Microservice Architecture Explained. Microservice Architecture for enterprise.
Software development architecture has seen tremendous growth in recent years. Microservice Architecture is a much-improved version of the modular approach. We will be addressing Microservice architecture as MSA throughout the article.MSA has gained popularity only in recent years. Like most other software development concepts, MSA doesn’t have one standard definition.
MSA is the process of creating a large number of smaller services that are completely independent of each other. These smaller services communicate with each other to create a complex software system. These services are fully standalone and can be developed, deployed and maintained by separate teams. Each service is developed to perform a specific task and it doesn’t impact other services. This is why MSA helps in scalability.
Microservice Architecture for enterprise.
If you’re new to MSA it will give you a perception that it is useful for developing smaller and simpler applications. In reality, big enterprises are using MSA to develop full-scale applications for their business. Most companies/startups prefer to start their product development using monolith architecture since it’s simple and quick. Once their product develops beyond a certain limit scaling becomes a challenge. Since all the modules are tightly coupled in monolith architecture, scaling requires redeployment of all the modules.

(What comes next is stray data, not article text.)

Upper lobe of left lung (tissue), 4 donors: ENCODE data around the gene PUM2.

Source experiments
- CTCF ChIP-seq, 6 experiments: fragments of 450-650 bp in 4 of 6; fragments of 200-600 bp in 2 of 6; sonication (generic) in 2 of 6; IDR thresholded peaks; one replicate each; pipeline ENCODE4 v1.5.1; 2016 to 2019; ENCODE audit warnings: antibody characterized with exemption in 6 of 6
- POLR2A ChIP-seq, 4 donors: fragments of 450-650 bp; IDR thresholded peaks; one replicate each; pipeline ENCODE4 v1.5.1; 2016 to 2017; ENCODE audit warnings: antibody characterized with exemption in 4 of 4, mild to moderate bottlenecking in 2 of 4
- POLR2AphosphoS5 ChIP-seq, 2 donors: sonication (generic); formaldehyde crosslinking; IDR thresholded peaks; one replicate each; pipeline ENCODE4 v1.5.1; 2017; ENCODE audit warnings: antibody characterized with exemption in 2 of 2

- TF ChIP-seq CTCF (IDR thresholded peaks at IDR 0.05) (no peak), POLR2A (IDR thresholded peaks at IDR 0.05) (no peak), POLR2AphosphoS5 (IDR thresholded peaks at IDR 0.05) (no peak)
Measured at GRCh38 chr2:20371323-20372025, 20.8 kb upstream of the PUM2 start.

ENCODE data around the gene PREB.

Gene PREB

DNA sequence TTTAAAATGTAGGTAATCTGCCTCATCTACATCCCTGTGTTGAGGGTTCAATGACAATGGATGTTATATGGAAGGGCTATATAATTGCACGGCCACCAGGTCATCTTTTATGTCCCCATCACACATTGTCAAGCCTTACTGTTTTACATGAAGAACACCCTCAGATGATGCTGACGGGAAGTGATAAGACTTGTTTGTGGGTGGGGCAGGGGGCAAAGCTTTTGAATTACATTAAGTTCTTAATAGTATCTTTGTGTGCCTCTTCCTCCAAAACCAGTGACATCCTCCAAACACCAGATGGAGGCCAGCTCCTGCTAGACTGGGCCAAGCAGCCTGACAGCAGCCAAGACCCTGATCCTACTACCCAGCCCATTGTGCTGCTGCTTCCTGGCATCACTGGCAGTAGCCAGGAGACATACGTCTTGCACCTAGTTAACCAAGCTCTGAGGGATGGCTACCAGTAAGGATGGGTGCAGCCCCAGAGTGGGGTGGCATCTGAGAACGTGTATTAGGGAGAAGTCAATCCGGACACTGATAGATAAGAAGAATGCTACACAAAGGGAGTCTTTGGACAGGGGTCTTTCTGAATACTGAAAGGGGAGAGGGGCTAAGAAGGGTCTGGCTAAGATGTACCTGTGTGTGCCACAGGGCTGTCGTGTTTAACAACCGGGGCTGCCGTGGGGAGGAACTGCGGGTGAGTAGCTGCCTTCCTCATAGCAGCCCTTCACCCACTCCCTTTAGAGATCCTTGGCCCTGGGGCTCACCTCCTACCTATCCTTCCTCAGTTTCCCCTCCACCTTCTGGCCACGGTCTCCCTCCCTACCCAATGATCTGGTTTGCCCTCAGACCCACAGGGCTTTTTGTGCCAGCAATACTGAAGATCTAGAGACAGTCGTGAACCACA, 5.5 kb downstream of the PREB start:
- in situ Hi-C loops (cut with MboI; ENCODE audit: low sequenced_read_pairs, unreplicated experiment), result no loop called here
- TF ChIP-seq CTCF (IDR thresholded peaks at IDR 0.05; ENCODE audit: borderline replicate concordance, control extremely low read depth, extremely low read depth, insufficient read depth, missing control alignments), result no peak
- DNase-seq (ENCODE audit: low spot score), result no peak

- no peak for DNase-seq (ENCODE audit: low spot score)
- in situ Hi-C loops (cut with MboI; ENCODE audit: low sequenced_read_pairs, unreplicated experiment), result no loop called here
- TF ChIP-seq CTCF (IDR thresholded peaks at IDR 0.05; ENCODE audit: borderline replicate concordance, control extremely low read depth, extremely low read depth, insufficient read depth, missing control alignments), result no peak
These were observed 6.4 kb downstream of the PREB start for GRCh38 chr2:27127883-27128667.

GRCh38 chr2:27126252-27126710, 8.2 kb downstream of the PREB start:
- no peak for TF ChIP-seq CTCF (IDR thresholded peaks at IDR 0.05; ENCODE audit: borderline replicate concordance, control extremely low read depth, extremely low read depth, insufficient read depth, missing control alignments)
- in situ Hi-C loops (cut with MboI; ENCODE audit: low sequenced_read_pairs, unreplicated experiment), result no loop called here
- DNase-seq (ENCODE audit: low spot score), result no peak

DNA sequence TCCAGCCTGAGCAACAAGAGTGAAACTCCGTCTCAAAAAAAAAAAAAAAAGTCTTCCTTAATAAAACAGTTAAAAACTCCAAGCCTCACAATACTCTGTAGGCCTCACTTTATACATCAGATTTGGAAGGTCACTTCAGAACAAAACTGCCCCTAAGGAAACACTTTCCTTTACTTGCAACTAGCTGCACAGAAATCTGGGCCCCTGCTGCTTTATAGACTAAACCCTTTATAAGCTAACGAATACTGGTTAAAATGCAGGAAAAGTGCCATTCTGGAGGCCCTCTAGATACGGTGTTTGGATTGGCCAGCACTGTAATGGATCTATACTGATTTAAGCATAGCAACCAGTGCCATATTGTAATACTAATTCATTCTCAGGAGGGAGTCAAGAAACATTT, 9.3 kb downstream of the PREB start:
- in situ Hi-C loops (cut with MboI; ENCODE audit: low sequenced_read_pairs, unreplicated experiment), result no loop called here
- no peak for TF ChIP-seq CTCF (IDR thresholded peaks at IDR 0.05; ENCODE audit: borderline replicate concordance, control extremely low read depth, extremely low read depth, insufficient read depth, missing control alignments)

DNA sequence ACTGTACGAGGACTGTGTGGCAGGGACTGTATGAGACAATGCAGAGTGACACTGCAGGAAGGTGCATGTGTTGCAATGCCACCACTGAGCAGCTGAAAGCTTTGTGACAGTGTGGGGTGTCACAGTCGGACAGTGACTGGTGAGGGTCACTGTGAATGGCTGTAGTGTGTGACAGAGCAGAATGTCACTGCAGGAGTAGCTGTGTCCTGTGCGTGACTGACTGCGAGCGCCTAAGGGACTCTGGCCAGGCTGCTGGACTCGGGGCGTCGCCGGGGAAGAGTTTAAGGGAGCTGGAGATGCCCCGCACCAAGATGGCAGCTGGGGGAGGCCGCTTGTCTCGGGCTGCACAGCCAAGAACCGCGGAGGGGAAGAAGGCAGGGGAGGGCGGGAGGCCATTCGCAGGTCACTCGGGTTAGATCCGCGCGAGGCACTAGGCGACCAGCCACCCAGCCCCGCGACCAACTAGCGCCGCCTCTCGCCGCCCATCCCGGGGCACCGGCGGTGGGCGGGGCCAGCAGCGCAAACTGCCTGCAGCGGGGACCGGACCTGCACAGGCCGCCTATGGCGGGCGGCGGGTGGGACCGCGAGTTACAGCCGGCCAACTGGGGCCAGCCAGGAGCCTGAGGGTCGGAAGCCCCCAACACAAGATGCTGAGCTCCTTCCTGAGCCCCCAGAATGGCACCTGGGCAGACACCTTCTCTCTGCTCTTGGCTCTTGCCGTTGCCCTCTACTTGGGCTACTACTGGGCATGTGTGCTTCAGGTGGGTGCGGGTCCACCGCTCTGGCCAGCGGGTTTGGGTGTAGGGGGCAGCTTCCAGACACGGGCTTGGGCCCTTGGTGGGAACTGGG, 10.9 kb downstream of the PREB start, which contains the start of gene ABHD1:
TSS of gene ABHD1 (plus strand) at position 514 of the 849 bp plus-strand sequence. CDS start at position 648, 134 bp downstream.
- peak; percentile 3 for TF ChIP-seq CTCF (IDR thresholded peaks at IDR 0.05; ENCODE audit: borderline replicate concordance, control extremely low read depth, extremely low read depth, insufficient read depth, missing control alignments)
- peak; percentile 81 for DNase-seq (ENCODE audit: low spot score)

This is where MSA is a game changer. When Enterprise uses MSA for software development and wants to scale, then
- No need to rewrite the whole application, just rewrite the individual service which needs to be scaled.
- Since each service performs a small task, it is easier to code, maintain and scale in MSA.
- There is no need to wait for approvals from other teams to modify one service. Scaling the application is much faster in MSA.
A number of International enterprises have switched over to MSA just for the sake of scalability. Some of them are Amazon, Spotify, Walmarts, etc. All 3 of the above have reported significant development in their conversions once they embraced the Microservice Architecture.
One possible approach for using MSA in Enterprise development is to create multiple and smaller Full Stack teams each working on individual services. Each and every team will have front-end, back-end, testers, UI designers, etc. Their responsibility is to develop and maintain one single service without impacting other modules.
Pros of MSA
- Teams have complete freedom and can work without any external interference.
- Each and every module can be written using a different language though it is not highly recommended.
- Development, deployment, and testing are much faster.
- A lot easier to change, scale and maintain individual services
- A straightforward approach to error detection and correction
- Integration with third-party apps is made much simpler
- When the number of services in the system is increased beyond a certain limit, it leads to information overload and might become difficult to monitor.
- If the frequency of calling services increases, it will lead to network latency.
- In some cases, duplication of services might occur
- Switching your existing application from Monolith to Microservice Architecture is a time consuming and complicated task.
Microservice Architecture in the near future is most likely to be successful and more widely used.